The key issues contributing to the problems at Winterbourne View are not in doubt so why is the pace of actual change so slow?

The fundamental question is this: “Who can bring about the changes that will mean we do not continue to allow people to be placed in ‘institutional’ settings miles from their families with no plan for them to be returned to a suitable, long term care setting?”

The answer is the Local Authority and NHS commissioners who have taken the decision to make these placements.  The individual concerned, their families and the providers of the services (whether private or NHS) are powerless and it is not part of CQC’s remit to question the appropriateness of any particular type of care that has been commissioned.

Despite the Department of Health’s interim report recommending that the right model of care is commissioned ‘to focus on the needs of individual people, looking to avoid the factors which might distress people and make behaviours more challenging’, people are still being placed in similar services with no certainty that things will be any different for them than it has been for those we have already heard about.

Commissioners have been charged with having a greater degree of involvement in the monitoring of Assessment & Treatment Centres (ATCs) and the individuals placed in their care, and some providers have reported that this is happening, but it is nowhere near universal. The reality for individuals and their families is that they are powerless in the face of the state placing them in a closed environment, with no realistic means to challenge decisions and without any obligation for their detention to reviewed (in contrast to the position of people sectioned under the Mental Health Act 1983 where detention must be reviewed by an independent tribunal, at least after the first six months of detention).

Anthony Collins Solicitors believe that immediate steps should be taken by the Secretary of State for Health to:

  • Give clear directions to Commissioners of all ATC or similar services to ensure:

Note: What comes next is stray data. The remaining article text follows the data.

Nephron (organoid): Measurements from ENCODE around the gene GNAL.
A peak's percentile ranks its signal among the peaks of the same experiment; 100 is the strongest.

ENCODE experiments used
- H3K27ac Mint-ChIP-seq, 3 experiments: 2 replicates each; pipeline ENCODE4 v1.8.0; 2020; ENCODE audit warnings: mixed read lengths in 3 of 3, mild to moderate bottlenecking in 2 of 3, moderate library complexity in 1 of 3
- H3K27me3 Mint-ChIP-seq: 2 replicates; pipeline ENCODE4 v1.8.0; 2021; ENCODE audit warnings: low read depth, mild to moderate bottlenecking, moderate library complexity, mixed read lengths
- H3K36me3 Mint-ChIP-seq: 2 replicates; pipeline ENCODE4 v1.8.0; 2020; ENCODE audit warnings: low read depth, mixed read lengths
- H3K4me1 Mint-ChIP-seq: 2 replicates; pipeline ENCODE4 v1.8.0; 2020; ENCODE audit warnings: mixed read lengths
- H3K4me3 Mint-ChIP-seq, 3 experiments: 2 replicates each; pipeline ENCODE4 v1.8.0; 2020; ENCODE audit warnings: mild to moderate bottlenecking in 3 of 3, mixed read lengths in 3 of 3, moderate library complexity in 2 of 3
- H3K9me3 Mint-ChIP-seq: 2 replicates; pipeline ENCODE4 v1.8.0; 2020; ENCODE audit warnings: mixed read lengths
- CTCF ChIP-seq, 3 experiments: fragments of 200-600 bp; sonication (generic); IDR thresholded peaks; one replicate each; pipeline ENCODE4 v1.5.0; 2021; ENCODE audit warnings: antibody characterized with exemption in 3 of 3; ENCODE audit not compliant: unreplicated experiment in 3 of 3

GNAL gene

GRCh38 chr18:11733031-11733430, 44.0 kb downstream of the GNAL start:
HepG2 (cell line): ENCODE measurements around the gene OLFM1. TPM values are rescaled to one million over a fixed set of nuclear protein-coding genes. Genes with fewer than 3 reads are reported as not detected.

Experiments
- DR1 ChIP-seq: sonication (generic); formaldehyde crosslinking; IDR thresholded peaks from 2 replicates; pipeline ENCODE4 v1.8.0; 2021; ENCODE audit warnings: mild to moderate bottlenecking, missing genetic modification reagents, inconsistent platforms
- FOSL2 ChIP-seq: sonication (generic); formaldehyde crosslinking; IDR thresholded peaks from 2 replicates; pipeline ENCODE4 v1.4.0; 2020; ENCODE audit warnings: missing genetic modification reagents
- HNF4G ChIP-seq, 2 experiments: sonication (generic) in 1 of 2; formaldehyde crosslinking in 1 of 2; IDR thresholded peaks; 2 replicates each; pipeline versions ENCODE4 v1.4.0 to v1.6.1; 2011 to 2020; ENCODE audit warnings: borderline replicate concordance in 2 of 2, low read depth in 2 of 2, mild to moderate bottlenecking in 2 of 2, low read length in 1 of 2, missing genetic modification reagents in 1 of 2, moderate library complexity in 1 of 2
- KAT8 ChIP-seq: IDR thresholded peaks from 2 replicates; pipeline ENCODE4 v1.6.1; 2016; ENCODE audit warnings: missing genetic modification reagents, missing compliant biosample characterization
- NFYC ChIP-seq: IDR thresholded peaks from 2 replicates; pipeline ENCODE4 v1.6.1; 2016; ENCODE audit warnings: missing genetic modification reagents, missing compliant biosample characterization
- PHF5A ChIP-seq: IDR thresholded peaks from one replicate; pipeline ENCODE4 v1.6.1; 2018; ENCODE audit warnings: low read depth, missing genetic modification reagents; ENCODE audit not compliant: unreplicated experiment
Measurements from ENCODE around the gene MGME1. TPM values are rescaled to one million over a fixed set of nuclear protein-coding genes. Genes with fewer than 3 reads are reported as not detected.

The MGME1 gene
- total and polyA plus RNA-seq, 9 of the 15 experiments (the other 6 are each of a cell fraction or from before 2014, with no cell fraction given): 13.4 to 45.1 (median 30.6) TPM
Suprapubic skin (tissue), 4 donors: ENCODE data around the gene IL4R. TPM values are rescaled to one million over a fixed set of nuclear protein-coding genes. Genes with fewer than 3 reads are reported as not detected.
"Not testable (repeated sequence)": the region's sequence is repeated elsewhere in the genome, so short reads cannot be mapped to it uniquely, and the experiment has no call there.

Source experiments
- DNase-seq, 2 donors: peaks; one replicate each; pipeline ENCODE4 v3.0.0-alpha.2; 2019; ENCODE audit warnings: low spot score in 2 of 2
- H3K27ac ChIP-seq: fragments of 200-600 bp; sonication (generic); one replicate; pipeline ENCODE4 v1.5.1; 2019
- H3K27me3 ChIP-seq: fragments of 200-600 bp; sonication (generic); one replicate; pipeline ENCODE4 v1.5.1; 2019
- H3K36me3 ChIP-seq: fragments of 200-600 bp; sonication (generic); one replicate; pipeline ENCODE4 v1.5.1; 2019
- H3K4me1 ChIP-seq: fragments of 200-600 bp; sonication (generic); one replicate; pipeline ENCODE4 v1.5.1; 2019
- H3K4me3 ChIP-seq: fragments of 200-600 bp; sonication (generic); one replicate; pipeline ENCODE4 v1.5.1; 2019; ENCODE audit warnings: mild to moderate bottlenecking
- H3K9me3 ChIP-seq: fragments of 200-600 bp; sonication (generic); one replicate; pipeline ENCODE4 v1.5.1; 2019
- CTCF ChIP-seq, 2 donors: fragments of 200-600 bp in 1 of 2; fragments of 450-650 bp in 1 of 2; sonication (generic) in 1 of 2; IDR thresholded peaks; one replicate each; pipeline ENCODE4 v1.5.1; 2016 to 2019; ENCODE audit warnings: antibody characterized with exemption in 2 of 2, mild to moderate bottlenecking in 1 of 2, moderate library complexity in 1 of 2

• Every new or existing placement in an ATC or similar setting of someone with a learning disability or autism is:

      • Authorised at a senior level supported by a full and detailed ‘best interests’ analysis;
      • Reviewed with formal reporting to a senior officer every three months; and
      • Cannot be for more than six months without the approval of the Secretary of State

The above should only be seen as temporary protections, in the medium term the Department of Health, possibly through NICE, and working with all stakeholders, including user organisations and providers, must develop agreed criteria for placements in ATCs that will limit to the absolute minimum, both who is placed in them and how long they stay there. This will also involve:

  • Ensuring alternative models of support that are accessible and situated within the local area became the norm;
  • Family and other carers (including professional carers) being involved in the overall service planning and development and review of individual placements; and
  • A system which ensures transparency and accountability on the part of Commissioners.

It is a measure of our health as a society how we treat the most vulnerable people.  The Government has shown a willingness this week to push through regulations to protect our Ash trees, why can the same urgency not be shown towards people with learning disability and autism?

John Wearing is a partner at Anthony Collins Solicitors.